In addition to being a classic Jewish food, lox is arguably one of the most New York-y foods you can get. We have so many great bagel shops to choose from, but, as you might know, not everyone is choosy about their lox. Next time you’re on a mission for the best bagel and lox in town, try visiting one of the five shops below. Each spot has its own curated menu of smoked fish and at least one house-cured lox.
Wondering what the difference is between lox and smoked fish? Our detailed guide to lox spells it all out. Even though lox has become synonymous with smoked fish, lox is brined, and smoked salmon is, as you might have guessed, smoked! Nova lox is brined fish that’s later smoked, and is probably one of the more popular way to top a cream cheese bagel these days.
Read below for the best lox in the city, whether you want it salt-brined or smoked.
Acme Smoked Fish
Acme Smoked Fish is the prolific smoked fish supplier that works closely with many of the lox purveyors (including the ones below) throughout the city. Every Friday, it opens its factory doors to the public, offering tastings and an opportunity to buy the smoked fish at wholesale prices. It not only makes the classics, like belly lox and nova, but also several creative offshoots like pastrami nova and mesquite nova.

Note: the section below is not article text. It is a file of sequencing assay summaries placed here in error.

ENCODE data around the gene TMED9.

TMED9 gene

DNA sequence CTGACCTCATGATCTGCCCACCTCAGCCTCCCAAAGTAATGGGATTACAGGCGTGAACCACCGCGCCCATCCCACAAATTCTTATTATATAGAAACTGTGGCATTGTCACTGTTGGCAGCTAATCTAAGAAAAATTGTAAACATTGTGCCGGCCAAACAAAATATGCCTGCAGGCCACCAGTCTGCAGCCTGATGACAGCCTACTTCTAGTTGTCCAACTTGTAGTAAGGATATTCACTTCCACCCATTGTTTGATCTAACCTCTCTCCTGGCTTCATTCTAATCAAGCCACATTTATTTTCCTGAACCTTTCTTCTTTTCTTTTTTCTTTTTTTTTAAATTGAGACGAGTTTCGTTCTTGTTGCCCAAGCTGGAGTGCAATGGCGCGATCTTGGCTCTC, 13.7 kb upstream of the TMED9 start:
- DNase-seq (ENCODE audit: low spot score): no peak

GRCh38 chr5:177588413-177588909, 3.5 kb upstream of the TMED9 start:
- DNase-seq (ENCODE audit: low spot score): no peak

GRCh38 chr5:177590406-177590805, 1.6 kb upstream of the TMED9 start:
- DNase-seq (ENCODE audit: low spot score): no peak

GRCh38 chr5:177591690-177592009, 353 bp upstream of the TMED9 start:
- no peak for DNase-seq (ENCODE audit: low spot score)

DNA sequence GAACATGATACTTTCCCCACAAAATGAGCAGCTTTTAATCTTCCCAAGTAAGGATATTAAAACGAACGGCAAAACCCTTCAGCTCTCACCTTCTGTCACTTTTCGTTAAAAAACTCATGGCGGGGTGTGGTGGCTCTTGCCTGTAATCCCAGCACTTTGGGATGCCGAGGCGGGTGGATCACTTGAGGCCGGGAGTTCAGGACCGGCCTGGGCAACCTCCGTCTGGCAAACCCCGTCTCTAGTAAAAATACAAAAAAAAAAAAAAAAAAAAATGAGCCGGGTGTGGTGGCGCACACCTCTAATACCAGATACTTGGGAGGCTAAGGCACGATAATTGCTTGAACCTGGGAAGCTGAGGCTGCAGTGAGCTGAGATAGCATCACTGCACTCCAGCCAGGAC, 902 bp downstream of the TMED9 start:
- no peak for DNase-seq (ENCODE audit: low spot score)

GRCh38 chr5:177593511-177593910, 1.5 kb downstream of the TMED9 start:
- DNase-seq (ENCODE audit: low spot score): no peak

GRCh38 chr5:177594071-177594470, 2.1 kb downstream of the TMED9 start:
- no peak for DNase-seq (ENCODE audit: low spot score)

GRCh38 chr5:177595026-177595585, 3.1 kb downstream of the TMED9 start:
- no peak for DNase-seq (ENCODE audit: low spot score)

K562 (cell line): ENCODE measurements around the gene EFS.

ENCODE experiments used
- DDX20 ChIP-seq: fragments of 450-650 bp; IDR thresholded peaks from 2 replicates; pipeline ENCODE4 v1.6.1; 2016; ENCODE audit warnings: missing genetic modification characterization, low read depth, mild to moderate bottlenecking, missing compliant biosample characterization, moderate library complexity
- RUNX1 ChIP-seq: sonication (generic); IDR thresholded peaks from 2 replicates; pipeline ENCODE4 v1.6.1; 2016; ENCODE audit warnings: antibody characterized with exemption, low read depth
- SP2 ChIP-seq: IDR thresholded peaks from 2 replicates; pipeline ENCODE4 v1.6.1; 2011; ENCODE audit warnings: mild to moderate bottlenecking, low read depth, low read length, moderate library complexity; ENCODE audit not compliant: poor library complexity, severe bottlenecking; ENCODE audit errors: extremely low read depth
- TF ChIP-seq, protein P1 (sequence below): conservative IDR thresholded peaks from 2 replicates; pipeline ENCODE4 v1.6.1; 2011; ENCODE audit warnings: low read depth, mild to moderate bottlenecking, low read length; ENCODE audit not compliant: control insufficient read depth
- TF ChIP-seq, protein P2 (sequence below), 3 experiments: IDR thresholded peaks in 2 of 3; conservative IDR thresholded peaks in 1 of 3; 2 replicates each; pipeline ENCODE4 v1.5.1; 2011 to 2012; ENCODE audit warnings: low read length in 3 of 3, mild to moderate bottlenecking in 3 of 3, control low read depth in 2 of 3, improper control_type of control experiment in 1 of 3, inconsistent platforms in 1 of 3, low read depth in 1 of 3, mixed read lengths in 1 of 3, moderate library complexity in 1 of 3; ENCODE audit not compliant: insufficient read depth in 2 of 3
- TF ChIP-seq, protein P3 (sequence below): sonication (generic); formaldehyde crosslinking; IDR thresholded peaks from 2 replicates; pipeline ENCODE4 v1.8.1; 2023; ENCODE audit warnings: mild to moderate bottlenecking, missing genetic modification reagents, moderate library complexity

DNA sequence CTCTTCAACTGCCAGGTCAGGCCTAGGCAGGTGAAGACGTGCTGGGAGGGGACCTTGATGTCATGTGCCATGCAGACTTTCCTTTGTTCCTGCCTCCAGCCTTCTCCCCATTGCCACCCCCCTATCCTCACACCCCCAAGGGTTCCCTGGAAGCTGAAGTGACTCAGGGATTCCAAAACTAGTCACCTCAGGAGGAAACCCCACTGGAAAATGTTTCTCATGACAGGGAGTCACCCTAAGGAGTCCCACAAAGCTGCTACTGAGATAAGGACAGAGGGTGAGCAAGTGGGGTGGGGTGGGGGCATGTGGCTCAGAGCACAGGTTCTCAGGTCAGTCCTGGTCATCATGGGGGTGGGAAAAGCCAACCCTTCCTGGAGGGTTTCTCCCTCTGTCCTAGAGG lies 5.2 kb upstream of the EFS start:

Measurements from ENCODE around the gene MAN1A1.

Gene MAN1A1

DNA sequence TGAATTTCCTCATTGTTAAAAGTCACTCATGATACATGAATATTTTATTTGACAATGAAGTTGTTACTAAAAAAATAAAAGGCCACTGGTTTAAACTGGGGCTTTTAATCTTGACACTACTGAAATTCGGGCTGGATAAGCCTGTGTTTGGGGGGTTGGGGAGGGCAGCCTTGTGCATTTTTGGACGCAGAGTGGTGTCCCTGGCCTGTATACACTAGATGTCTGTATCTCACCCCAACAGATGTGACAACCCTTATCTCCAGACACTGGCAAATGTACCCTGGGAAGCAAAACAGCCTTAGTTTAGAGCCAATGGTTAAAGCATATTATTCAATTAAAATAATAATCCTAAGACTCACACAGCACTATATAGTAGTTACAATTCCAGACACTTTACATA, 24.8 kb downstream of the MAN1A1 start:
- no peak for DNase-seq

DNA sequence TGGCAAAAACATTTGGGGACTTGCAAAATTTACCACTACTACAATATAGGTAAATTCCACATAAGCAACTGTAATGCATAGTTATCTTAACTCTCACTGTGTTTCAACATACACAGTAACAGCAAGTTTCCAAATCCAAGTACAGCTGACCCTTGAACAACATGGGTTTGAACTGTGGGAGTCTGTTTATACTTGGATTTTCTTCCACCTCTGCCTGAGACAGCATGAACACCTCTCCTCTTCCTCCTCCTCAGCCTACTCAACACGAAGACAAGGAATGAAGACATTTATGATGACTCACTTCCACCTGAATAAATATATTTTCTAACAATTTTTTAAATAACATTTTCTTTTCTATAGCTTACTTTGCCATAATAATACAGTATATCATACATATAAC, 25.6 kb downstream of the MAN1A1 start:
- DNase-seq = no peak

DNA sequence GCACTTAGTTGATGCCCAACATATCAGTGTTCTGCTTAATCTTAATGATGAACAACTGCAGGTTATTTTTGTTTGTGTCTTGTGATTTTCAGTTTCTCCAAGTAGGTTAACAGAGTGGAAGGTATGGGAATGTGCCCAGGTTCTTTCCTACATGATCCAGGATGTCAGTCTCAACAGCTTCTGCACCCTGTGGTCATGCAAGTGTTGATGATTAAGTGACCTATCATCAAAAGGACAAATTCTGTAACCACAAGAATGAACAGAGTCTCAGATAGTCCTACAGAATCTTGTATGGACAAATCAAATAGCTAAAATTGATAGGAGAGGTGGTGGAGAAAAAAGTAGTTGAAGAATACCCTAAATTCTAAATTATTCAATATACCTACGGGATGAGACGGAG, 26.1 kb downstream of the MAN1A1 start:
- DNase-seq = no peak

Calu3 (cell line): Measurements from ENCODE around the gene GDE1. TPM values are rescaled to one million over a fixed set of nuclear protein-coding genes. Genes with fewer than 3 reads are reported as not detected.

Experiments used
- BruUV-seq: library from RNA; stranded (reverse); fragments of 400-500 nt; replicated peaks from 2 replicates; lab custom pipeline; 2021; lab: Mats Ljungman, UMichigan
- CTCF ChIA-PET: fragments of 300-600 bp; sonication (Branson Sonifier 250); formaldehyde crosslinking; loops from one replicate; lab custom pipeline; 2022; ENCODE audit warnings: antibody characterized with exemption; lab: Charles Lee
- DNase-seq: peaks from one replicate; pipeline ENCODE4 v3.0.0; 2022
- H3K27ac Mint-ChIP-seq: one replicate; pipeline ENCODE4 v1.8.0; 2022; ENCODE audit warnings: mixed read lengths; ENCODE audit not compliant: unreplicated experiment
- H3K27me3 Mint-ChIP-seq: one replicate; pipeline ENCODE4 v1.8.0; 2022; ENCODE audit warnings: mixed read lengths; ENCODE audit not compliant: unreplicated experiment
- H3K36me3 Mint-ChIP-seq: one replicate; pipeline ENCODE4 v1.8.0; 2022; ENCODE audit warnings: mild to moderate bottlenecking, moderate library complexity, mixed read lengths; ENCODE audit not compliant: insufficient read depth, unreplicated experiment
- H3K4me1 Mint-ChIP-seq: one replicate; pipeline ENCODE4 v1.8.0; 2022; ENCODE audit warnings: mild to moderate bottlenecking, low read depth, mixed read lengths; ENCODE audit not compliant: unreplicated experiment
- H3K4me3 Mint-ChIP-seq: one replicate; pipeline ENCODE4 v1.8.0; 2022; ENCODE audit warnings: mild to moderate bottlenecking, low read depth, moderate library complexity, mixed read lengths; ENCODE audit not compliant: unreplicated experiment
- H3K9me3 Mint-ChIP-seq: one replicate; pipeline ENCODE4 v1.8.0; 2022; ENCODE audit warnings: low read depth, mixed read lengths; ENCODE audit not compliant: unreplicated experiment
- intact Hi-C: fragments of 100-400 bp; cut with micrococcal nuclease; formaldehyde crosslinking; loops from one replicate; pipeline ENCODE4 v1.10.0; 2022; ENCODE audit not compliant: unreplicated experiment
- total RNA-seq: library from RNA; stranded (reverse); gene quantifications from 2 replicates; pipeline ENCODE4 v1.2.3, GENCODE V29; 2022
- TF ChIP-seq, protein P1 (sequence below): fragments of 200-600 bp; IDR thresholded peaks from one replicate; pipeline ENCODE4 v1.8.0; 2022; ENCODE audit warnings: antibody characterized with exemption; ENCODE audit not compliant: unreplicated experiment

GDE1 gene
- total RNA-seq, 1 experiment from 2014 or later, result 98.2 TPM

Russ & Daughters
For over 100 years, Russ & Daughters has been NYC’s premier appetizing store, specializing in lox, dozens of varieties of smoked fish, cream cheese and salads. Placing your order here is a treat in more than one way — the timeless decor of the store and the friendly staff behind the counter make it an experience.
Head to Zabar’s for high-quality smoked fish and everything else you might need on your shopping list! It was originally known for selling smoked fish, and its reputation for selling the best in the city still holds true today.
Known as “the Sturgeon King of New York” since 1908, Barney Greengrass is a timeless lunch spot with delicious, house-cured lox. Lox is serves on bagels, in platters, and scrambled with eggs and onions. Have a seat at one of the formica tables, and settle in for some quality people watching as you nosh on your nova.
Brooklynites don’t have to schlep to Manhattan to find good lox anymore — they can get it in this cheery Cobble Hill storefront. You’ll find a number of different smoked-fish bagel sandwiches like “Member of The Tribe” and “Brooklyn Transplant” on the menu. It has belly lox and house-cured lox, along with bagels, bialys and plenty of schmears. It also has a delicatessen menu, which features pastrami, knishes and kasha varnishkes. You’re go-to spot for just about any kind of Jewish specialty, Shelksy’s doesn’t disappoint.